England Football Online
Page Last Updated 13 November 2011
 
 
Spain
   
Kingdom of Spain
Real Federación Espańola de Fútbol
Foundation: 1909


Colours by Country:

England vs. Spain

In the twentieth century meetings between England and Spain, there were few change colours worn; the main difference being in the recognition, and occasional concession, by England in respect of both sides normally wearing blue shorts.

The first five clashes saw no changes whatsoever, but by 1960, with shorter and lighter-coloured shorts becoming all the rage, England decided to wear all white in Madrid, against the Spaniards. When they met, five months later, at Wembley, England were going through an experimental phase of different sock colours; hence they switched to white from their normal red, though the shorts remained blue, the same as Spain's.

In 1965, a famous victory in Madrid was achieved by Ramsey's wingless wonders, dressed in all white at the home of the European Champions and a previously unconvinced public began to wonder if England could actually win the following year's World Cup on home soil.

Two years later, England had brought Sir Alf's prophecy to reality and it was a clash between the World and European Champions at Wembley, where, once again, England were back in blue shorts, but their pairing in the two-legged European Championship quarter-finals of 1968 saw England revert to all white in both games. Once again, Spain were happy to let England change.

England's Colours Against Spain 1929-1968
No. Date Shirts Shorts Socks Gk Venue Shirts Shorts Socks
167 15 May 1929         Estadio Metropolitano, Madrid      
180 9 December 1931         Arsenal Stadium, Highbury, London      
258 2 July 1950         Estádio Jornalista Mário Filho, Maracană, Rio de Janeiro      
296 18 May 1955         El Estadio Santiago Bernabéu, Madrid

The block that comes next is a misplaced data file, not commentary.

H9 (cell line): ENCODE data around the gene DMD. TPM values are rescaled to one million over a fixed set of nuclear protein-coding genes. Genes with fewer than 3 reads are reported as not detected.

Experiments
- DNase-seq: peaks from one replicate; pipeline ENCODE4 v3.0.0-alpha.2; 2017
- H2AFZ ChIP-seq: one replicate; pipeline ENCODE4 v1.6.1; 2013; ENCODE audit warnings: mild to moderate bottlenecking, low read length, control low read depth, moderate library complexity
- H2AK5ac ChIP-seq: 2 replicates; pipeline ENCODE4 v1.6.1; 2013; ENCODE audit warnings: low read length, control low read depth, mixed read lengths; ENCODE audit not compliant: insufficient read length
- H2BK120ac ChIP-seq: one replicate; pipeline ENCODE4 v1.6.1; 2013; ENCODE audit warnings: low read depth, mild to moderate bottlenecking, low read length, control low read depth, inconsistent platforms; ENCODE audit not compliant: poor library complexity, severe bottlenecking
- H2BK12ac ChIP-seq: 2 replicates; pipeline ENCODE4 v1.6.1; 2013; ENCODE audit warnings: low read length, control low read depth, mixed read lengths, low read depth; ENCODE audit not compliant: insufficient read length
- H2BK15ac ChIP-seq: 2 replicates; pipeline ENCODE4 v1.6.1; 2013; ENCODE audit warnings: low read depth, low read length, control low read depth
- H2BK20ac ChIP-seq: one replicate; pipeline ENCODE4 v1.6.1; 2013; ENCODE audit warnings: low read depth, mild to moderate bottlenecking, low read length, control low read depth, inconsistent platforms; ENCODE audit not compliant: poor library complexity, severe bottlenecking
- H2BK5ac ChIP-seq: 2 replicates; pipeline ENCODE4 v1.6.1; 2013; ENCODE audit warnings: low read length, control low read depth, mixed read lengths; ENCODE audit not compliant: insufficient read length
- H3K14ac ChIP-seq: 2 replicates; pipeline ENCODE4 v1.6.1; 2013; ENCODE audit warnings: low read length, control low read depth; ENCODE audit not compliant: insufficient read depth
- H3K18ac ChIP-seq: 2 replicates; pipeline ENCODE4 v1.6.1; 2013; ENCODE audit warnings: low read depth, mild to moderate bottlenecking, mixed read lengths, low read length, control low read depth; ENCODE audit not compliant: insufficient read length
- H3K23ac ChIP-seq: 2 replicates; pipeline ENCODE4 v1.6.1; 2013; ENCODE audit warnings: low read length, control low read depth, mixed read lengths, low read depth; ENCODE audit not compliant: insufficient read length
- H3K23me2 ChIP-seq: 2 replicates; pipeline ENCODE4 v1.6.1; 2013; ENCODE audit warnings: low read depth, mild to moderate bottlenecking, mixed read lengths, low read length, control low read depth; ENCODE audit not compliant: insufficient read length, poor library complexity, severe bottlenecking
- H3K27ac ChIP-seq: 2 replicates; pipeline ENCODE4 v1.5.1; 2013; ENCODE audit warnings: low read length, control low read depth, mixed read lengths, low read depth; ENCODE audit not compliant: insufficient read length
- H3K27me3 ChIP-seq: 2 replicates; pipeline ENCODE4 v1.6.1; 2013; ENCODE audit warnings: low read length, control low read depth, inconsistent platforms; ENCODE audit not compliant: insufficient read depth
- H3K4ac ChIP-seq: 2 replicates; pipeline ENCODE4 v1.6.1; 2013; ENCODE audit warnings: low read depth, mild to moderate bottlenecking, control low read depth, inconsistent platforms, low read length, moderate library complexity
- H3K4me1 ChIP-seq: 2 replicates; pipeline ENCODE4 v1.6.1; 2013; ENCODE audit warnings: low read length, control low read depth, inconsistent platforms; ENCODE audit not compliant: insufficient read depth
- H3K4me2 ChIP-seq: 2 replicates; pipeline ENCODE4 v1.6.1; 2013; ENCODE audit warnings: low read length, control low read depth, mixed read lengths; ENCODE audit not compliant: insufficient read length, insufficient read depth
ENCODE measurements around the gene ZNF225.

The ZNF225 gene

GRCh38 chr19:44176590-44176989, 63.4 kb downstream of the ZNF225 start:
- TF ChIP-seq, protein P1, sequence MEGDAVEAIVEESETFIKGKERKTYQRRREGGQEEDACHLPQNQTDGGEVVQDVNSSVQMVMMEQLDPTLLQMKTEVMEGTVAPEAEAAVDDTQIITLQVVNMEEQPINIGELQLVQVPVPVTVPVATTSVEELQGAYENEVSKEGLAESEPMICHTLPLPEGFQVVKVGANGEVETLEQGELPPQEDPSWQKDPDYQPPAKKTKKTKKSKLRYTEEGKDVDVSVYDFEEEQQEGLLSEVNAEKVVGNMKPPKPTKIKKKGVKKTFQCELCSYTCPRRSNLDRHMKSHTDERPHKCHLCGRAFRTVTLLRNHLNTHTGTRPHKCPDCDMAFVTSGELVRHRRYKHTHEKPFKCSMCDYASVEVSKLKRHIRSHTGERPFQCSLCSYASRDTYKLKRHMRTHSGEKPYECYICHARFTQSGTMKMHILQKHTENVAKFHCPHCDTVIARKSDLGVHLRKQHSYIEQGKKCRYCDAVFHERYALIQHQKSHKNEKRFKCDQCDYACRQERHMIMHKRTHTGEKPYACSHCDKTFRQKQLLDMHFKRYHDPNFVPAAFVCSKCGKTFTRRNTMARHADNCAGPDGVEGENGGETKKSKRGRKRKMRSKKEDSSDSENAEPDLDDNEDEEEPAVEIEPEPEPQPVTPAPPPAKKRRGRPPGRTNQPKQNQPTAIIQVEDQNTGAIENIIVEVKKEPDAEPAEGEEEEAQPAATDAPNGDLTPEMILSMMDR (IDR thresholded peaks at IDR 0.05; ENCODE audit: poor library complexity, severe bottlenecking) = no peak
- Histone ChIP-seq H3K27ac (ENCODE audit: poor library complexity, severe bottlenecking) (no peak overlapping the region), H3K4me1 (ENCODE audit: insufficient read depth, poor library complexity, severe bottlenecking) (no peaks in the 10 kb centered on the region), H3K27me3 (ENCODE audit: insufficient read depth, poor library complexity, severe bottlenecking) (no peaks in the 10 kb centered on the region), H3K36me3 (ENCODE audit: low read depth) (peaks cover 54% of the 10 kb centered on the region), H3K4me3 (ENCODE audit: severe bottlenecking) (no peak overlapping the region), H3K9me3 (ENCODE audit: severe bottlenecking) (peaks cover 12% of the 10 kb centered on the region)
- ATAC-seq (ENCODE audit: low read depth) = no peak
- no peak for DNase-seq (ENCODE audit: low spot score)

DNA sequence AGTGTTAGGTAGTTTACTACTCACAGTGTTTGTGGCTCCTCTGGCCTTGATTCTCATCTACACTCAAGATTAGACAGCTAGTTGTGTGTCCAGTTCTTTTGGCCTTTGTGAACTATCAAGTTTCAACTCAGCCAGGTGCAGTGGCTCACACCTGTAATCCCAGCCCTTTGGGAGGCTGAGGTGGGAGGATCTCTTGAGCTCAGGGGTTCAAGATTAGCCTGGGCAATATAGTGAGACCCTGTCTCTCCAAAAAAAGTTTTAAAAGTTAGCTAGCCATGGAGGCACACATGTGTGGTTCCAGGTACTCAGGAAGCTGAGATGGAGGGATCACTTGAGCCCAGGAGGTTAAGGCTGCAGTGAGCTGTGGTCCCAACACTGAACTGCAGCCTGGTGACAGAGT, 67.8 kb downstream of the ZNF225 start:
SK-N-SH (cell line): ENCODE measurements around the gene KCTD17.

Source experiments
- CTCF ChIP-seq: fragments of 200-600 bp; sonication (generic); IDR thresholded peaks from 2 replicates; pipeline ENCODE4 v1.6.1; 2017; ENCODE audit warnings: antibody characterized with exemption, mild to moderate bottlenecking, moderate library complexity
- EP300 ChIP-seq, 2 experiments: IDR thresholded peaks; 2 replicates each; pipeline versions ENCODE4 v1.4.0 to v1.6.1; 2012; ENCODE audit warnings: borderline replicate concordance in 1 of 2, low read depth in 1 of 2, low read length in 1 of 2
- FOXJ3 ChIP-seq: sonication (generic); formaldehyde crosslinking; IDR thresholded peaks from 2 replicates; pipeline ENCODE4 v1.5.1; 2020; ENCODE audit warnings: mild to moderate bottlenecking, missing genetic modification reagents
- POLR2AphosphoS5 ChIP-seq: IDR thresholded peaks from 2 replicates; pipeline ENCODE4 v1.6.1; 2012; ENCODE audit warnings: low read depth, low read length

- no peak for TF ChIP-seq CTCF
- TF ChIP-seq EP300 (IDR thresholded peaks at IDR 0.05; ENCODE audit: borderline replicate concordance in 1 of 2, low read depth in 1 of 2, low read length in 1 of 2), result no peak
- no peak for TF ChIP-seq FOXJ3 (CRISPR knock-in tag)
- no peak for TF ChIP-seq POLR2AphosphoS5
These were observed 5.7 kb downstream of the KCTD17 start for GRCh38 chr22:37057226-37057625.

301 30 November 1955         Empire Stadium, Wembley, London      
340 15 May 1960         El Estadio Santiago Bernabéu, Madrid      
344 26 October 1960         Empire Stadium, Wembley, London      
395 8 December 1965         El Estadio Santiago Bernabéu, Madrid      
414 24 May 1967         Empire Stadium, Wembley, London      
420 3 April 1968         Empire Stadium, Wembley, London      
421 8 May 1968         El Estadio Santiago Bernabéu, Madrid      

After three meetings in a year, they had no desire to face each other again for a while, and it was a further twelve years until they next met. Funnily enough, they again met three times within a year. Insert your own London bus joke here.

Though the teams had been drawn to face each other in the 1980 European Championships in Italy, it didn't stop England making a first appearance in Barcelona for a friendly, three months before the tournament. This was their first meeting with an England side kitted out in Admiral attire and it was, in fact, the very last airing for the 1974 white kit, as England wore blue shorts in Spain, for the first time since 1955. Interestingly, the squad posed for pictures in their new Admiral uniform in the Nou Camp on the day before the game, even though it wasn't worn in combat for another two months.

Their meeting in the tournament, in Naples, with England again in blue shorts, though now as part of their new Admiral kit, was a dead rubber as far as winning the competition went, and Admiral were unable to advertise their ware due to a ban on advertising logos on team strips.